Similarly, engaged Buddhism seems to many of us in the West a wise, indeed a necessary, practice since it can do so little harm and so much good. If Buddhism is going to be anything more than “a banal, therapeutic, self-help technique,” in the words of Ron Purser and David Loy, it has to engage ethically with the world. It has to awaken us to the ills of greed, hatred, and delusion; to the problems of violence and consumer culture; to the lies propagated in the media.
The problem with this from a secularist perspective is that ethics all too often curdles in the presence of religion. What seems a movement of liberation from one perspective seems a form of persecution, even genocide, from another. What seems a clear ethical directive from one perspective seems an outdated and harmful superstition from another. There is perhaps less at stake if one diligently pursues a policy of non-harming, but then is abortion harm? Is euthanasia? Is national liberation?
One of the things that tends to draw secularists to Buddhism is its relatively simple, straightforward, and credible ethical system. That is, we are drawn to it just because we already find ourselves largely in agreement with it. At least we find ourselves in agreement with the ethical system in its basic theoretical elaboration: as right speech, right action, and right livelihood for example. To look at Buddhism this way is to an extent an anachronism. It may even be a colonial construct, though if so it is one endorsed by Rahula himself. Trying to fit the full variety of Buddhist thought and practice over two and a half millennia into a single, coherent ethical system is a fool’s game.
Understanding Buddhism as an ethical system that is credible to the broad, liberal West threatens to damage both sides of the coin. It threatens to damage Buddhism, and it threatens to damage secularism. It threatens to damage Buddhism insofar as it reworks Buddhism under the influence of contemporary secular culture, e.g., seeing abortion and euthanasia as examples of compassionate action, and Buddhist nationalism as not. It threatens to do damage to secularism insofar as engaged Buddhism is made part of the political power structure.
The former kind of damage is I think too easily overstated. Traditional Buddhism has persisted in one form or another over more than two millennia. It will persist long into the future. A secularized path promises a marriage of early forms of scriptural Buddhism with secular modernity. There is a great deal that secular modernity has to learn from scriptural, and indeed practical, Buddhism. Buddhism also has a lot to learn from secular modernity. Buddhism has grown and changed in countless ways over the centuries, under conditions of influence from its cultures of residence. Now is no different. “Sabbe saṅkhārā aniccā” (Dhp. 277); all conditioned things change.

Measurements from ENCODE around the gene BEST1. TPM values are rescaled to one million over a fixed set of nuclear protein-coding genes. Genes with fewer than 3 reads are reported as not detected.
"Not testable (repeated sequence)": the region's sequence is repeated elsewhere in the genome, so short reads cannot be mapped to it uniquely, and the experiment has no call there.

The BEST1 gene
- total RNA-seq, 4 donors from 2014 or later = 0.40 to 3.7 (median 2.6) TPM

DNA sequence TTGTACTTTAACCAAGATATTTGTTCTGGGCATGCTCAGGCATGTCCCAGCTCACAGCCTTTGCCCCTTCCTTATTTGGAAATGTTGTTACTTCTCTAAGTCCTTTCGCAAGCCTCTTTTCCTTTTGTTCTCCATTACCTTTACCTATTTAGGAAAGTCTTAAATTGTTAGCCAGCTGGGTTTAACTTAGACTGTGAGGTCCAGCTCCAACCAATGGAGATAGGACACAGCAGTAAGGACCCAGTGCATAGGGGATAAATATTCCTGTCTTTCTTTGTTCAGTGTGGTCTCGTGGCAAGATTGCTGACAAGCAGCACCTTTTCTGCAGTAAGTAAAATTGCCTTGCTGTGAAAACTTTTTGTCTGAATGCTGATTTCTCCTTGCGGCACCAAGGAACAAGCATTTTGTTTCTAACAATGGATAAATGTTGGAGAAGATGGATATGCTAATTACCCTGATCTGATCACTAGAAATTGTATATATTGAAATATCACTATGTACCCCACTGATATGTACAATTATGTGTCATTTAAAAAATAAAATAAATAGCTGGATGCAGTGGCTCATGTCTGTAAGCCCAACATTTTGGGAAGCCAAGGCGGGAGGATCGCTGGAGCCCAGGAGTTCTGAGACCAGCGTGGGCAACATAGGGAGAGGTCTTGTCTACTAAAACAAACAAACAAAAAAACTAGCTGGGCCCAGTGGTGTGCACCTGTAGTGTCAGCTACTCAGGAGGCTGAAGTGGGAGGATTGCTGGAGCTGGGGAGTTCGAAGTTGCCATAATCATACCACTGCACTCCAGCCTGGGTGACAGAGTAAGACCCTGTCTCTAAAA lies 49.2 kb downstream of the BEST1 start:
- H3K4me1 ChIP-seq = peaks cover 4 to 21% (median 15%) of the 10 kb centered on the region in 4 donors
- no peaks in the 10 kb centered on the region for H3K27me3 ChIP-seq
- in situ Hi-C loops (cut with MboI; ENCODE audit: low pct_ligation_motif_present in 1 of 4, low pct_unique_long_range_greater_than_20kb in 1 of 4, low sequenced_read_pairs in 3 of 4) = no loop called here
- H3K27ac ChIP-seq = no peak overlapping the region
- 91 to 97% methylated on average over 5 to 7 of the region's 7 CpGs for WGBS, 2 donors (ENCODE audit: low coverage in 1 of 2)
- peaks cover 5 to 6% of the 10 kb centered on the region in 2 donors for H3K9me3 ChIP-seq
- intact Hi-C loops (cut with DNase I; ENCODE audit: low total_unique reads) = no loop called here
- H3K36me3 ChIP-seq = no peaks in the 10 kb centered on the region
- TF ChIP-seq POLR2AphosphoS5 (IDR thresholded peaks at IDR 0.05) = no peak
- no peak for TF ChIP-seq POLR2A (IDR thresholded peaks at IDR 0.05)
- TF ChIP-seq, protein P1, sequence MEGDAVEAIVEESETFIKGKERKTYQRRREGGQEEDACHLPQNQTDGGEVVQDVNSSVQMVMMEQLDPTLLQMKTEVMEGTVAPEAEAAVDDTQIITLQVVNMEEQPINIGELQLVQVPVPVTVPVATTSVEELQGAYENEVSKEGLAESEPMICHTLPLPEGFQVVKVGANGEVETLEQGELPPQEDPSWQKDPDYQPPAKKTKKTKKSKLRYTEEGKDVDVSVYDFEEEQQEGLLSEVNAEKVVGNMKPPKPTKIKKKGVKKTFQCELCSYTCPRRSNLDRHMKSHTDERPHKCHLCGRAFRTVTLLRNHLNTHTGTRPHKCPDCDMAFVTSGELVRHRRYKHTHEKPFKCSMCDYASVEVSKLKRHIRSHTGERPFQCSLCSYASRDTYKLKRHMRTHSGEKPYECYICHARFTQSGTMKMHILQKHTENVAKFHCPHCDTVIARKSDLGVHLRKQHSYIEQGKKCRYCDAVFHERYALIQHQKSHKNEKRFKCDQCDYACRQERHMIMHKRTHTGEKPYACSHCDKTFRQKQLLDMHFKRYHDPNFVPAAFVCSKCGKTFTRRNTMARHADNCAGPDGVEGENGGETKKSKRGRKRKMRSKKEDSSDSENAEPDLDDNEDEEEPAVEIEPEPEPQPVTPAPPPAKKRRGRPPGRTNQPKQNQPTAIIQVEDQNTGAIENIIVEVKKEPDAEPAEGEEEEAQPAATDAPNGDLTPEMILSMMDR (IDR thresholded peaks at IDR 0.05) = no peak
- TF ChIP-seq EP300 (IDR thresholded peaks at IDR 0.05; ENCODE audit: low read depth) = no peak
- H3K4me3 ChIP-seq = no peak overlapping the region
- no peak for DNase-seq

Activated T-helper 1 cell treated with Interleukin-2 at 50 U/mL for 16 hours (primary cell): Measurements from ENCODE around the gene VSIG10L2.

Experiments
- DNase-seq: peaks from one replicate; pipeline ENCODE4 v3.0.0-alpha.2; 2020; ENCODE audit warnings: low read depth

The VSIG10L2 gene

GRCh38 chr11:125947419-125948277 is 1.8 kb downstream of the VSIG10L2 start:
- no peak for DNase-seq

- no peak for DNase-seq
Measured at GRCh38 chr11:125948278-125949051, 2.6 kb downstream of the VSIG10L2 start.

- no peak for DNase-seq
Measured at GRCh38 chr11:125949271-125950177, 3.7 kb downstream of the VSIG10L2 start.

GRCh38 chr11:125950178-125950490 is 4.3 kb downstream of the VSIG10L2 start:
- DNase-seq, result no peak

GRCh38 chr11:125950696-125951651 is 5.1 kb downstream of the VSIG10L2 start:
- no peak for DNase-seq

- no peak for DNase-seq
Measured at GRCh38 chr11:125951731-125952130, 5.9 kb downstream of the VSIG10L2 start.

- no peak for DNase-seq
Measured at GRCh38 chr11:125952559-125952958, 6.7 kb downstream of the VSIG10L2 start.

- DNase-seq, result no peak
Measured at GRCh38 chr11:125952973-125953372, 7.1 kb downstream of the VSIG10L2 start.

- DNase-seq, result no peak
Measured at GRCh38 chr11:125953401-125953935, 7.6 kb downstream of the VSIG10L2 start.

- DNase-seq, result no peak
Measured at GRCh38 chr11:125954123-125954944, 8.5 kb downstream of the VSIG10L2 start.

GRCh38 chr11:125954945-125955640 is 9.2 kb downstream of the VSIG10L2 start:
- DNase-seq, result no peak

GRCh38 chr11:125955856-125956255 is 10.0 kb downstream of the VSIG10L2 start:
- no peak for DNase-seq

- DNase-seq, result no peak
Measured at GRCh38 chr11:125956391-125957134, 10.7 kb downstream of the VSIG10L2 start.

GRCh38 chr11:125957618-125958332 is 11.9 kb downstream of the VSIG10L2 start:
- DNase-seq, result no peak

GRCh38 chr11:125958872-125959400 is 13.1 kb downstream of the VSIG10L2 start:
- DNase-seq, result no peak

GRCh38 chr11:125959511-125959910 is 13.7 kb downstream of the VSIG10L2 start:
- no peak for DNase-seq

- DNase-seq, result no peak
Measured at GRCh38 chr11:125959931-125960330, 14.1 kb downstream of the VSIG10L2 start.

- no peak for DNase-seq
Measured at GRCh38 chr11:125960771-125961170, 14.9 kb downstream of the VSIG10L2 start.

While the latter damage seems impossibly distant now in the West, it is one that should be contemplated. Power corrupts. One aim of secularism is to retain openness to all variety of religious and non-religious backgrounds within the public political sphere. While Buddhists (and indeed secular Buddhists) may feel that they have a special role to play, to be fair those of competing ideologies feel similarly.
Secularists should nevertheless take heart in Lele and Gombrich’s claim that Buddhism, or at least that key Buddhist figures, perhaps including the founder himself, were not political activists. There is room within some strains of traditional Buddhism for the kind of political quietism that would leave politics outside the scope of traditional religion. Jesus’s message to “Render unto Caesar the things that are Caesar’s, and unto God the things that are God’s” (Mat. 22:21) expresses a similar sentiment; one which has been roundly ignored by Christian religious and political figures.
The secular problem with religion is not that individual believers or monastics should have opinions conditioned by religious teaching. We are all conditioned in various ways, and religions do not have monopolies on ignorance. It is rather that in virtue of their social, economic, and political power, religions can and often do bully competing ideologies out of the public sphere. We may take comfort in the conceit that it’s all to the good if those bullied ideologies are ones we find distasteful, as might be the case if those in power were engaged Buddhists, but even so.
In fact engaged Buddhism requires secularist institutions to function optimally. The ideals of free inquiry, free press, and human rights are essential to engaged Buddhism, and religious nationalism is its enemy.
For many of us the notion of “Buddhist nationalism” is an oxymoron. Isn’t nationalism just another, particularly insidious, form of clinging? We are prone to think of Buddhism as perhaps the paradigmatic anti-nationalist form of thought. Nevertheless a look at Buddhist history, and even at the writings of some of the most illustrious recent teachers of the dhamma such as Walpola Rahula, suggest otherwise. Confining ourselves to the Theravāda, at least since the chronicles of the Mahāvaṃsa (3rd c. BCE – 5th c. CE) Buddhist monks were portrayed as playing an active role in king-making and even violence, and political power in Sri Lanka was seen as essentially an arm of Buddhist theocracy.
None of this need have anything to do with “engaged Buddhism”, of course. But it provides a cautionary tale. Power corrupts. Engagement promotes clinging, which promotes greed and hatred. While quietism may not be the appropriate answer for those of us who find ourselves politically engaged, nevertheless we should perhaps retain a quietist corner in our hearts, understanding that we can do the most good coming from a place of non-attachment. A secular attitude to religion’s place in politics provides one potential road to, and manifestation of, such non-attachment.
Richard Gombrich, Theravāda Buddhism, 2nd Ed. (Routledge, 2006).
Amod Lele, “Is ‘Buddhist Ethics’ Buddhist?”
Ron Purser and David Loy, “Beyond McMindfulness”.
Walpola Rahula, What the Buddha Taught (Grove Press, 1959).
Walpola Rahula, The Heritage of the Bhhikkhu (Grove Press, 1974).
Stanley Jeyaraja Tambiah, Buddhism Betrayed? (U. Chicago Press, 1992).